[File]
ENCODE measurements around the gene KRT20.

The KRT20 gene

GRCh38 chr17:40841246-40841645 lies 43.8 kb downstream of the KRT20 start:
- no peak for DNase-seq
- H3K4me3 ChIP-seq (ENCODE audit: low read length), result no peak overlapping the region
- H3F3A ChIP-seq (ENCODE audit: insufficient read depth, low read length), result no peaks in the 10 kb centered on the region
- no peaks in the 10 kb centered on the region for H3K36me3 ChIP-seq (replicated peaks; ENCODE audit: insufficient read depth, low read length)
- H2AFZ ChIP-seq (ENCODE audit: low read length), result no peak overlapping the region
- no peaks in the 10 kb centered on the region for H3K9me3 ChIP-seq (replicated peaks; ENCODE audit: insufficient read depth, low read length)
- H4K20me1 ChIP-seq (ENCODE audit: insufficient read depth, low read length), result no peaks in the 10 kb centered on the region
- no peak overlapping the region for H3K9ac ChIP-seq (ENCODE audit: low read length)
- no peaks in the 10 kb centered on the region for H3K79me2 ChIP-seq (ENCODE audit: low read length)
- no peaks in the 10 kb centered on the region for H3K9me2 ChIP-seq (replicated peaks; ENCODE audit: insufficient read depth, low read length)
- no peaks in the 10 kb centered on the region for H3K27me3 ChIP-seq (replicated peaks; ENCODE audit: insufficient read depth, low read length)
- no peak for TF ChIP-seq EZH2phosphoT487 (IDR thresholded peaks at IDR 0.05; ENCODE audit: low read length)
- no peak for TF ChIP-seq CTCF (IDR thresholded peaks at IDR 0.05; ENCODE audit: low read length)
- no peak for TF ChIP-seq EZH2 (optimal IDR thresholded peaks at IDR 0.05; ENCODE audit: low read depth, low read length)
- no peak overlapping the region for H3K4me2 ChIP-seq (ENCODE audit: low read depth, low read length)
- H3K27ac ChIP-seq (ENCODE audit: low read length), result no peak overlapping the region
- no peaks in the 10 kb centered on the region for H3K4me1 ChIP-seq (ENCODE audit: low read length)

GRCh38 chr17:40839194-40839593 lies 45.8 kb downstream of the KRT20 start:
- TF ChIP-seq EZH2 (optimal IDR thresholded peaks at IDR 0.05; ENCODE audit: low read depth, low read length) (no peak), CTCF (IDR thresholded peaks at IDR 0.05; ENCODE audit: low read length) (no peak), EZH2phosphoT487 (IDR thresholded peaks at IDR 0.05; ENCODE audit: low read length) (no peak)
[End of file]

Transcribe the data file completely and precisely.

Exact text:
ENCODE measurements around the gene KRT20.

The KRT20 gene

GRCh38 chr17:40841246-40841645 lies 43.8 kb downstream of the KRT20 start:
- no peak for DNase-seq
- H3K4me3 ChIP-seq (ENCODE audit: low read length), result no peak overlapping the region
- H3F3A ChIP-seq (ENCODE audit: insufficient read depth, low read length), result no peaks in the 10 kb centered on the region
- no peaks in the 10 kb centered on the region for H3K36me3 ChIP-seq (replicated peaks; ENCODE audit: insufficient read depth, low read length)
- H2AFZ ChIP-seq (ENCODE audit: low read length), result no peak overlapping the region
- no peaks in the 10 kb centered on the region for H3K9me3 ChIP-seq (replicated peaks; ENCODE audit: insufficient read depth, low read length)
- H4K20me1 ChIP-seq (ENCODE audit: insufficient read depth, low read length), result no peaks in the 10 kb centered on the region
- no peak overlapping the region for H3K9ac ChIP-seq (ENCODE audit: low read length)
- no peaks in the 10 kb centered on the region for H3K79me2 ChIP-seq (ENCODE audit: low read length)
- no peaks in the 10 kb centered on the region for H3K9me2 ChIP-seq (replicated peaks; ENCODE audit: insufficient read depth, low read length)
- no peaks in the 10 kb centered on the region for H3K27me3 ChIP-seq (replicated peaks; ENCODE audit: insufficient read depth, low read length)
- no peak for TF ChIP-seq EZH2phosphoT487 (IDR thresholded peaks at IDR 0.05; ENCODE audit: low read length)
- no peak for TF ChIP-seq CTCF (IDR thresholded peaks at IDR 0.05; ENCODE audit: low read length)
- no peak for TF ChIP-seq EZH2 (optimal IDR thresholded peaks at IDR 0.05; ENCODE audit: low read depth, low read length)
- no peak overlapping the region for H3K4me2 ChIP-seq (ENCODE audit: low read depth, low read length)
- H3K27ac ChIP-seq (ENCODE audit: low read length), result no peak overlapping the region
- no peaks in the 10 kb centered on the region for H3K4me1 ChIP-seq (ENCODE audit: low read length)

GRCh38 chr17:40839194-40839593 lies 45.8 kb downstream of the KRT20 start:
- TF ChIP-seq EZH2 (optimal IDR thresholded peaks at IDR 0.05; ENCODE audit: low read depth, low read length) (no peak), CTCF (IDR thresholded peaks at IDR 0.05; ENCODE audit: low read length) (no peak), EZH2phosphoT487 (IDR thresholded peaks at IDR 0.05; ENCODE audit: low read length) (no peak)